Visualizing the invisible sound
Surprisingly, almost no otolaryngologist ever listens to the voice in a systematic way. Imagine otology without audiograms. Audiograms reveal patterns that the otologist can recognize and point the astute examiner to the appropriate anatomy or physiology which might be causing the impairment. Hoarseness, like hearing impairment, is also sound wave impairment and patterns of impairment are identifiable.
With sound, we have pitch, volume and clarity to be concerned with on our vocal exam, so it will be helpful to visualize their interaction. Let’s set up a graph correlating pitch with volume.
While this can graph can be created quite precisely (phonetogram), in my daily practice I am interested in using this graph in a clinical fashion, not as a precise measurement, but as a general guide to focus my visual examination where problems should be located. I am searching for a pattern of impairment. A given pattern on this graph will then direct my visual endoscopic exam.
Pitch graphed along the x-axis correlates roughly with a keyboard. If a vocally healthy male were examined throughout his vocal range at soft volume and then again at a louder volume, we could diagram his voice, noting where his comfortable speaking pitch was located and his vocal range.
We could diagram a female in the same way. Typically, everything would be shifted to the right in comparison to a male. The circle represents a typical comfortable speaking pitch which varies not only on sex, but on size of the person. A smaller person with a smaller larynx will have a vocal pattern shifted to the right. The painted areas represent the clear sounds that she could make throughout her soft and loud vocal ranges. A trained vocalist of either sex would typically have longer areas of coloration.
This graph represents the audible toolbox for the laryngologist. Maybe we could call it a laryngogram or clinical phonetogram.
In 1981 Hirano (Hirano, M. (1981). Clinical Examination of Voice. Vienna, Springer-Verlag.) postulated that Roughness and Breathiness could be utilized to identify a voice disorder. His working group suggested the GRBAS scale, where severities of 5 characteristics were rated (Grade, Roughness, Breathiness, Asthenia, Strain). Despite his aspirations and the frequency of the scale’s use in scientific literature, the scale has not lead to patterns that could identify the type of vocal impairment. However, the two parameters of roughness and breathiness (equivalent to huskiness in this book) I believe are key parameters that can point to a pattern that identifies the problem. These two parameters need more than a number estimating their intensity. They need to be correlated with pitch and volume to be meaningful.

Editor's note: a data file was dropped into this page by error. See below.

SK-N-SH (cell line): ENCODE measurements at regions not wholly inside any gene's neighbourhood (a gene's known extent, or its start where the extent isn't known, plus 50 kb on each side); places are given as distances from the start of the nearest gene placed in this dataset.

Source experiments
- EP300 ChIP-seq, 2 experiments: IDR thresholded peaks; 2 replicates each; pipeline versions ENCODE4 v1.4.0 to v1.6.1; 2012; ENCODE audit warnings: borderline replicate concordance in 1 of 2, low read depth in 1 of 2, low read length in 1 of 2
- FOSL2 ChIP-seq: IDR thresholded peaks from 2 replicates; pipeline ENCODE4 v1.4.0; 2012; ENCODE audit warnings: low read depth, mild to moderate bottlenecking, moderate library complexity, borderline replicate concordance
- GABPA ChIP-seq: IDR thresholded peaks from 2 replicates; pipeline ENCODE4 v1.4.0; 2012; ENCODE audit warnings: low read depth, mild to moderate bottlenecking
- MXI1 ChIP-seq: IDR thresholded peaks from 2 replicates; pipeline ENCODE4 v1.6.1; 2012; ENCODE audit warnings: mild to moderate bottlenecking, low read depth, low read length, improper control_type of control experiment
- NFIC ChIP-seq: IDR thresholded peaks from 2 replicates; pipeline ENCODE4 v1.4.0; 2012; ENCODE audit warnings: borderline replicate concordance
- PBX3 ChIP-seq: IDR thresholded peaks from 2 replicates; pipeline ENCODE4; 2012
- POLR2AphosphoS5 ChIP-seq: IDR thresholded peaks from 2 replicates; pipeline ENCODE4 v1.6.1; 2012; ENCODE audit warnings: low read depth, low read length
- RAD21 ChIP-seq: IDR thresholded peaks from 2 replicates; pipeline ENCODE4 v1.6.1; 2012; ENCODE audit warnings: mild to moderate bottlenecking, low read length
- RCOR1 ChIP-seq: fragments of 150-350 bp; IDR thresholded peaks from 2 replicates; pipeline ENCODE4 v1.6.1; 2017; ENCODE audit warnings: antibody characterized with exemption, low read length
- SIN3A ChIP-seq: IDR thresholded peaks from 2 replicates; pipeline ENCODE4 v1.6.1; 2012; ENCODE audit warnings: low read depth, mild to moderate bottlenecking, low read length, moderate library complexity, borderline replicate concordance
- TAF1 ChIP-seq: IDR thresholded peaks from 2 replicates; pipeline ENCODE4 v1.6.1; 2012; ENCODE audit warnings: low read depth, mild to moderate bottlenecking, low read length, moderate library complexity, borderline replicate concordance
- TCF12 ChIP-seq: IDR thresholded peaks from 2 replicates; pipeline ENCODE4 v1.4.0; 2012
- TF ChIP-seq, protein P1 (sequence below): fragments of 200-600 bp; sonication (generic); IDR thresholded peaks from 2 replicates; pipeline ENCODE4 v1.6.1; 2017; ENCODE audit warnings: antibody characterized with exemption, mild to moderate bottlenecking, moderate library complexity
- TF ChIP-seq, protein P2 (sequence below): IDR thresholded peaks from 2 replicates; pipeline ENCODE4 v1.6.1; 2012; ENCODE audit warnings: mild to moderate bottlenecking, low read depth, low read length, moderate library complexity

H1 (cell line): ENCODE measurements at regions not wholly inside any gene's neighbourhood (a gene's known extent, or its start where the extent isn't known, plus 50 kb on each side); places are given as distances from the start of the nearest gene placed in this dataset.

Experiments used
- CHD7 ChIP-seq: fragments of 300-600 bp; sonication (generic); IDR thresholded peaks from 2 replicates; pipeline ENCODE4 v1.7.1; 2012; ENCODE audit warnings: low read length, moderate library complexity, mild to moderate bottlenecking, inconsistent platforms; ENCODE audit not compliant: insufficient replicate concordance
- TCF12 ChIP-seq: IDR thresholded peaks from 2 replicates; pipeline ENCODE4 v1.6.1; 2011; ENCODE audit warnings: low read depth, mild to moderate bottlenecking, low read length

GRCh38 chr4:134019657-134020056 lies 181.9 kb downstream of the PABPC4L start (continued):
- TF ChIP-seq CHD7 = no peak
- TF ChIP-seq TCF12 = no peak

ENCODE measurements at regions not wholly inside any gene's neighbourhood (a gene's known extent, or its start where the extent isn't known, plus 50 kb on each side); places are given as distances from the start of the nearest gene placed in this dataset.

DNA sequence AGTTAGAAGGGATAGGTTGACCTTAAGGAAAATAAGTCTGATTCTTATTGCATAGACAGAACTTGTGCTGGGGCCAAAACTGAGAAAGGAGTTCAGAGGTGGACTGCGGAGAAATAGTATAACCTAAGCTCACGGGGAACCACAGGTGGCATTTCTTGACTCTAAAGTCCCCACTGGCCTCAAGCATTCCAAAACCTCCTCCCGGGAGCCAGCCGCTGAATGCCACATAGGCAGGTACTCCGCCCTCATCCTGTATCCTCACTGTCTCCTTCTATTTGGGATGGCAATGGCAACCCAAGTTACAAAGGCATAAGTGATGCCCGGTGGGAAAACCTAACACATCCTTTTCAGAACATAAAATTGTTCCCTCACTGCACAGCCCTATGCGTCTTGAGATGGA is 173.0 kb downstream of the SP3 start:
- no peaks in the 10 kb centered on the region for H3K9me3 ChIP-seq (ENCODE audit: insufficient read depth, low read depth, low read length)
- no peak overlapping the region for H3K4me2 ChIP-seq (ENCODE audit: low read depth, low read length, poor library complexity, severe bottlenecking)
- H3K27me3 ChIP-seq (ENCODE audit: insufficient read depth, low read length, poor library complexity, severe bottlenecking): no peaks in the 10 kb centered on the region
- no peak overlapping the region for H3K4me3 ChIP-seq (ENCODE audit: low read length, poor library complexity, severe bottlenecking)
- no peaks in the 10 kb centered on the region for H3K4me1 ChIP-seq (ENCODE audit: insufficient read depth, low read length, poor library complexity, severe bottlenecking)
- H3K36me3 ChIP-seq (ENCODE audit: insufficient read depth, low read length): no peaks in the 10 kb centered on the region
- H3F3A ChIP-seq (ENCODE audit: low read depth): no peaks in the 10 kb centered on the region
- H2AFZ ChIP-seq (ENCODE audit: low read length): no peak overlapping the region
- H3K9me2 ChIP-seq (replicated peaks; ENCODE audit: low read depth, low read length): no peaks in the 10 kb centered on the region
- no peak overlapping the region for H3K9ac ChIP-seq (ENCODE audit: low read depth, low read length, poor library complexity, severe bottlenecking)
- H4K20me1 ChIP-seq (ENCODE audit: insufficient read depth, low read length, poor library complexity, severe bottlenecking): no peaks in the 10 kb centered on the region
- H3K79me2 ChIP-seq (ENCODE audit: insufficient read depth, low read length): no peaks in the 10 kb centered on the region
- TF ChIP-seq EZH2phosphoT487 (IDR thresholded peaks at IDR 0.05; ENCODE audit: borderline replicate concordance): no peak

If a patient was scored as a 2 on the breathiness scale and another patient was scored a 4 on the breathiness scale, I would have no clue from these numbers what the difference in their voice problem might be. I could barely start a differential diagnosis.
However, if I know that an individual leaks air at low pitch, low volume and there is no perceptible leak at high pitch, high volume, I can already start a differential diagnosis of disorders that are likely in this individual and I have already started ruling out others. Presbyphonia, muscle atrophy, and paresis of the anterior branch of the recurrent laryngeal nerve would be strong potential matches given just this singular piece of information. Tumors, neurologic tremor, spasms, and superior laryngeal nerve injuries would all be unlikely candidates for a diagnosis in this case. We haven’t even discussed the patient’s history or scored their roughness parameter, yet we have a good idea where we are headed. The pattern of sound impairment is valuable information.
It seems highly likely that someday a patient with hoarseness could record a vocal glide from their lowest to highest pitch at soft volume and again at a loud volume and a computer with sufficient processing power and previous data could use artificial intelligence to match the patterns of areas of clarity, areas of roughness and areas of breathiness up with historical controls and make a fairly accurate prediction as to what endoscopy will show. Until that time, I find it helpful to have a battery of tests on the voice that I can use to elicit vocal impairments in the patient complaining of hoarseness.